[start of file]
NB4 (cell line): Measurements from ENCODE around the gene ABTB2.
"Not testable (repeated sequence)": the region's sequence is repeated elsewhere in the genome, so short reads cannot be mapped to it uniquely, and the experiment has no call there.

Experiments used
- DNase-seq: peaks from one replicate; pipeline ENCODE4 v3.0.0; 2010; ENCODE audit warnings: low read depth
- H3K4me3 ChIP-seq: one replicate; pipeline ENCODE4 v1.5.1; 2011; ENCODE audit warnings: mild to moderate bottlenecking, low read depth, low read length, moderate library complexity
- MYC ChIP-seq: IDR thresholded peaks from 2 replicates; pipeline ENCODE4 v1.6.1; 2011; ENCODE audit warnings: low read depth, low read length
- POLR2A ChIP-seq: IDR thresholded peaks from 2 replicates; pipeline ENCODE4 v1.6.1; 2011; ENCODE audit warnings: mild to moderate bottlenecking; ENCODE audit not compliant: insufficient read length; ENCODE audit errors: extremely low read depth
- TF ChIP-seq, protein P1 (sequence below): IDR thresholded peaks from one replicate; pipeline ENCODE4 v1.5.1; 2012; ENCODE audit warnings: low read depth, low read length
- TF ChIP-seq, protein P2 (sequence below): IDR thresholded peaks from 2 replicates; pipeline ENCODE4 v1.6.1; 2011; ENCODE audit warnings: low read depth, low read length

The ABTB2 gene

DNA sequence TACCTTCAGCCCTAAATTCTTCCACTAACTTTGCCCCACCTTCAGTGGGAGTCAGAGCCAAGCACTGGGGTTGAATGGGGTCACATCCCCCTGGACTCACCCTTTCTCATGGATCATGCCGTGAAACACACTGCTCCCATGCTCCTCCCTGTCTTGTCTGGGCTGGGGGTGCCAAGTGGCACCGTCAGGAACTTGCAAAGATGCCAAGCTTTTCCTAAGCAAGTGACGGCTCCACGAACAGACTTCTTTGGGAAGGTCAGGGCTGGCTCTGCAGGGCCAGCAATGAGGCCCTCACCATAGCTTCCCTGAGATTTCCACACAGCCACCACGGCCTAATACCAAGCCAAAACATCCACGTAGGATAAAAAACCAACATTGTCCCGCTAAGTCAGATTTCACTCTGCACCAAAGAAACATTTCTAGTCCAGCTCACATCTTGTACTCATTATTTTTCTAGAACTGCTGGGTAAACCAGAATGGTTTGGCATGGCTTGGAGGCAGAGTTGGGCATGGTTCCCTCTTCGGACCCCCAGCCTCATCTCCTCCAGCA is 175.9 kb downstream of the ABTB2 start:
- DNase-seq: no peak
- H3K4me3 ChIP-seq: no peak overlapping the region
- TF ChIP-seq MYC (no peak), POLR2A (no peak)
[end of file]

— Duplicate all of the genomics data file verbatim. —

NB4 (cell line): Measurements from ENCODE around the gene ABTB2.
"Not testable (repeated sequence)": the region's sequence is repeated elsewhere in the genome, so short reads cannot be mapped to it uniquely, and the experiment has no call there.

Experiments used
- DNase-seq: peaks from one replicate; pipeline ENCODE4 v3.0.0; 2010; ENCODE audit warnings: low read depth
- H3K4me3 ChIP-seq: one replicate; pipeline ENCODE4 v1.5.1; 2011; ENCODE audit warnings: mild to moderate bottlenecking, low read depth, low read length, moderate library complexity
- MYC ChIP-seq: IDR thresholded peaks from 2 replicates; pipeline ENCODE4 v1.6.1; 2011; ENCODE audit warnings: low read depth, low read length
- POLR2A ChIP-seq: IDR thresholded peaks from 2 replicates; pipeline ENCODE4 v1.6.1; 2011; ENCODE audit warnings: mild to moderate bottlenecking; ENCODE audit not compliant: insufficient read length; ENCODE audit errors: extremely low read depth
- TF ChIP-seq, protein P1 (sequence below): IDR thresholded peaks from one replicate; pipeline ENCODE4 v1.5.1; 2012; ENCODE audit warnings: low read depth, low read length
- TF ChIP-seq, protein P2 (sequence below): IDR thresholded peaks from 2 replicates; pipeline ENCODE4 v1.6.1; 2011; ENCODE audit warnings: low read depth, low read length

The ABTB2 gene

DNA sequence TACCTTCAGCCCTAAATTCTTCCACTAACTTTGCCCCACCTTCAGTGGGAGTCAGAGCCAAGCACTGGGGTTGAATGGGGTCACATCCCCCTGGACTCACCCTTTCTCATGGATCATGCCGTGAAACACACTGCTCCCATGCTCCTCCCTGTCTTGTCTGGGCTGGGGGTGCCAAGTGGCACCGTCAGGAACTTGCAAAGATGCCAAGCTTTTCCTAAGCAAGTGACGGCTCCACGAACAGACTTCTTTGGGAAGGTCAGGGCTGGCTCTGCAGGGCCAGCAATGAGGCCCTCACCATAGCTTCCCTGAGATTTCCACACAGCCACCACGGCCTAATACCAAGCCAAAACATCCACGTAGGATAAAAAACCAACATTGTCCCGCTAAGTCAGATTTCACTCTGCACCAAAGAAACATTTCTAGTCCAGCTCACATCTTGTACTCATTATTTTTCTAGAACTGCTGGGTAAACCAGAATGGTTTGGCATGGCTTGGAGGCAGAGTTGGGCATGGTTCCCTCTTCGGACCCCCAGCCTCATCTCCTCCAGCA is 175.9 kb downstream of the ABTB2 start:
- DNase-seq: no peak
- H3K4me3 ChIP-seq: no peak overlapping the region
- TF ChIP-seq MYC (no peak), POLR2A (no peak)